Kushiel's Scion Part VI

Elderly Waffles has no idea whats going on.
Elderly Waffles has no idea whats going on.

The Terre D’Ange Cycle by Jacqueline Carey (of which Kushiel’s Scion is Book 1 of the second  trilogy) is one of my all time favorite series. The read along continues! Everyone is welcome to join in. Here is the SCHEDULE for the read along.

This week, I am your host. We’re covering the Chapters 45-52, so be prepared for spoilers below!

1) Imriel spends a night on the island of Asclepius. Do you agree with Imriel that his nature is to be cruel? Do you think of Imriel as a stunted tree reaching for the light?

I think he’s looking at one aspect of his life and seeing it accentuated above his other traits. He has the capacity to be cruel, yes, but he is usually striving to balance it out. So, no, I don’t see him as a stunted tree reaching for the light – I see him as a tree basking in the little light he has been given and making it count.

2) Imriel makes a good go of breaking things off with Claudia. However, throughout this section we have seen how the spark between them is not yet doused. What do you think of Imriel’s lingering desires? Is Claudia telling the truth about her own desires?

I doubt the spark between them only resides in Imriel. So, yes, I do believe Claudia has a desire for Imriel. After all, D’Angelines are known for their prowess and attention to detail in bed. My guess is that she may have had one or two other excellent lovers in her life, and even then, Imriel is probably the best of them all. As for Imriel… well, she’s the only woman he has bedded in Tiberium, so she is familiar. And she’s always up for it. He doesn’t have to romance her. Quite frankly, it’s easy to attain sex. Now, I do believe that their coupling in Luca after Gilot’s death was for comfort.

With that said, I think Claudia is well aware that if she can entice Imriel back to the Guild, or even somehow trap him into being beholden to the Guild, it would be a feather in her cap and would help her rise in the Guild ranks.

3) Imriel reveals his full identity to Lucius and he learns of the legend of the Bella Donna, based on his own mother. Clever, intentional legend building by Melisande, or a fanciful story that built up over time or was borrowed from another legend?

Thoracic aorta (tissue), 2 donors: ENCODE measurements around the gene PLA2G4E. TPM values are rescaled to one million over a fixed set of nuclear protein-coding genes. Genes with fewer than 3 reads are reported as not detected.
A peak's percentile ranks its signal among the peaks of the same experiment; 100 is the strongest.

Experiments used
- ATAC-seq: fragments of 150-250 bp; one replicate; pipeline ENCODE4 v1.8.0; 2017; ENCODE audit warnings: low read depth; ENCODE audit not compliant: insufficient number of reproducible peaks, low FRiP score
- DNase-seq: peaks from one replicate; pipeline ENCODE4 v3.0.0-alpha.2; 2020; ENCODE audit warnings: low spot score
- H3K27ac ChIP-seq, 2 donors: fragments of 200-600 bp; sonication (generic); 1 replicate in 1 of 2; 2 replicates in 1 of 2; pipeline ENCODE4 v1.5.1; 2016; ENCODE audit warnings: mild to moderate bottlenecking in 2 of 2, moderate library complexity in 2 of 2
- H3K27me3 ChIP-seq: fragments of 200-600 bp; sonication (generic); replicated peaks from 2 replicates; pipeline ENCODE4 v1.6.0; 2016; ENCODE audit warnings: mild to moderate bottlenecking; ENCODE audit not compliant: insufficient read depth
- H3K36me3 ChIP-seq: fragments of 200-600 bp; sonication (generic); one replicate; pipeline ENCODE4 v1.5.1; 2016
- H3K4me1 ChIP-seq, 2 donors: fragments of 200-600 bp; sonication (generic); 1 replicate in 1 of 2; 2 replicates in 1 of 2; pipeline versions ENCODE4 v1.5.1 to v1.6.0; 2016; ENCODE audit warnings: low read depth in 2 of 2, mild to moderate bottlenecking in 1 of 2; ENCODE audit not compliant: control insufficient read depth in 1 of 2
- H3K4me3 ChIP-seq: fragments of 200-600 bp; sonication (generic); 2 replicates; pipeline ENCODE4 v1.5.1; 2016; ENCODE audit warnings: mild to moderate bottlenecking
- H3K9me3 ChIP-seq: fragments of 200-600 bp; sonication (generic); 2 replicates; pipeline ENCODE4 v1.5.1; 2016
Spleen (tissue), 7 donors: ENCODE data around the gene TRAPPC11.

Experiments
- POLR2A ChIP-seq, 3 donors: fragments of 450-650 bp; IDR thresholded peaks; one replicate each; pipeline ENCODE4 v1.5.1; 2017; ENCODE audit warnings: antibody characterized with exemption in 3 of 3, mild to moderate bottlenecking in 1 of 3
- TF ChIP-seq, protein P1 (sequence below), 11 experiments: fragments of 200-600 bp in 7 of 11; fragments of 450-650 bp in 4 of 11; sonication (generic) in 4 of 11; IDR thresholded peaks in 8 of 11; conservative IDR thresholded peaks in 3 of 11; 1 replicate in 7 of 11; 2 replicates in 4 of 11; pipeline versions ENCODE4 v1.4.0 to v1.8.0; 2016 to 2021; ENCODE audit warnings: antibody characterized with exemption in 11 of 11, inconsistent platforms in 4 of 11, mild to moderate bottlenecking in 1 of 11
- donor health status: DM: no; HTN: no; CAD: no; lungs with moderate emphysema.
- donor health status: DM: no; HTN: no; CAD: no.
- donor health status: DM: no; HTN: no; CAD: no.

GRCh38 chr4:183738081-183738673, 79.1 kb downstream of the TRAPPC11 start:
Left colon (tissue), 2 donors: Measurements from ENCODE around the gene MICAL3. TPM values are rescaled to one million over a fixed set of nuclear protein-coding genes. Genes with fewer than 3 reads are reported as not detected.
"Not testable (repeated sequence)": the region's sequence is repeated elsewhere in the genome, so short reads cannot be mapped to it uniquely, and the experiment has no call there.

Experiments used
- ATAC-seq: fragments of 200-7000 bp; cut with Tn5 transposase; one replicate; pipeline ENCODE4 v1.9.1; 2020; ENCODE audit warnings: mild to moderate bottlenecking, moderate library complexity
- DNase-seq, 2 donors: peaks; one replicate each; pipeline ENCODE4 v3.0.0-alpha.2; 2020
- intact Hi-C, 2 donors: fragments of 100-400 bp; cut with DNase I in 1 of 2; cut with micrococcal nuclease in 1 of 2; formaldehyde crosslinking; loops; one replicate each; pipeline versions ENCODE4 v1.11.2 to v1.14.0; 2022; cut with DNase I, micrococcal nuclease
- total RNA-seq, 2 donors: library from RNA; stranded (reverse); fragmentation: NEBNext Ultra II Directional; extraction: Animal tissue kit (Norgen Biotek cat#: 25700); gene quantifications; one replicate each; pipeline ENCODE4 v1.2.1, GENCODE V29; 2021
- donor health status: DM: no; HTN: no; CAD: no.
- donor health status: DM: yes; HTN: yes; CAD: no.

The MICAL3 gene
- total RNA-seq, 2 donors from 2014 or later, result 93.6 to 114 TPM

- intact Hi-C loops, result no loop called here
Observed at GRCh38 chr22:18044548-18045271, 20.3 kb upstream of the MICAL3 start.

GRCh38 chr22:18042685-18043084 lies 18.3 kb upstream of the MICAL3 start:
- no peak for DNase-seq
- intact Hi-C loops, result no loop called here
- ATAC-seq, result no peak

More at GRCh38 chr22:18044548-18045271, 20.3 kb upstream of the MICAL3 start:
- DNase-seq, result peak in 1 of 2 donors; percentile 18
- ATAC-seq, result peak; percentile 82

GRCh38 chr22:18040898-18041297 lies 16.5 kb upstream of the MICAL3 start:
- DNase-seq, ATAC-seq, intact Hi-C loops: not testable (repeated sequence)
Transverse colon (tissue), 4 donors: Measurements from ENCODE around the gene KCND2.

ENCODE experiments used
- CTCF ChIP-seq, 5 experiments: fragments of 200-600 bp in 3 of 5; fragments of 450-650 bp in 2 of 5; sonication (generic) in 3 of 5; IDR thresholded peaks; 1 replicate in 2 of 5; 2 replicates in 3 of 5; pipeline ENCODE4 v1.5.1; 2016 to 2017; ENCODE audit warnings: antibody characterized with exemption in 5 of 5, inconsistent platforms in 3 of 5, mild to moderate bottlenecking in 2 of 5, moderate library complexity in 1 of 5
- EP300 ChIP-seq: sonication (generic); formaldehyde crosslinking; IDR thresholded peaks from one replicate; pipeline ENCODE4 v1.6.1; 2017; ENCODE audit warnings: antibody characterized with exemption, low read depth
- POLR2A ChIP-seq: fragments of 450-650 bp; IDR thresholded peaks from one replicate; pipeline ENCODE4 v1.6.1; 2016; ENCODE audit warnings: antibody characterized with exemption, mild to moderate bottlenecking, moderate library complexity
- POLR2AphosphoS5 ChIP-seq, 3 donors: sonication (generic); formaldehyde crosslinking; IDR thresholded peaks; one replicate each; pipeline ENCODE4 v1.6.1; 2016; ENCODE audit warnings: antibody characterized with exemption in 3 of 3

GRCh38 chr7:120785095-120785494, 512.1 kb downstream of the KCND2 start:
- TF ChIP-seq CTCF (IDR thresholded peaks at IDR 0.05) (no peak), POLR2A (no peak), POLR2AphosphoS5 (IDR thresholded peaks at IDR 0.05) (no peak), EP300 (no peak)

I think this was Melisande that started it. She probably borrowed the basis from some legend and built some of her specifics (like her looks) into it. I bet this made it easier for her to escape. If folks believe that her child was stolen, they would be more likely to assist her. Also, building that legend and now having young ladies pray to the Bella Donna might be useful for something even today. It’s definitely awkward for Imriel.

This reminded me on the La Llorona legend here in the Southwest US. A woman in white who lost her children wanders the river’s edge weeping. Some legends say she drowned them and her ghost is doomed to haunt the river for eternity. Some say she lost her children to a flood.

4) All is not well at the city of Luca. Helena has been kidnapped. The ghosts of the dead walk among the living. Lucius is possessed by his warlord ancestor Gallus Thaddeus. What do you think of this harsh man/ghost?

Gallus definitely harkens back to an older time, doesn’t he?  He’s a harsh, harsh man but he might just be what Luca needs right now to get through this. On one hand, he’s got everyone on food rations right away, he puts every able bodied person to work (nobles on night patrol, women with bows) no matter their station or what is considered proper.

But then there’s the other side – like when he was ready to forcibly marry Helena to first deny her ‘husband’ his legal rights to the city and then simply to cuckold the man. Ugh! So glad that so many were willing to go against him on that one, even if they had to be sneaky and hide behind rules to do it.

5) When Imri and crew return to the Thaddeus Villa with the injured Gilot, Imriel ponders the wonder of women. ‘The courage of women is different than the courage of men.’ Do you agree?

No. It’s situational. Brigitta and Eamonn both come from ‘warrior’ cultures where women are expected to be competent with at least one weapon if not three. So I think Brigitta’s courage is much like Eamonn’s (though he’s been in at least one battle before so he has a little more experience).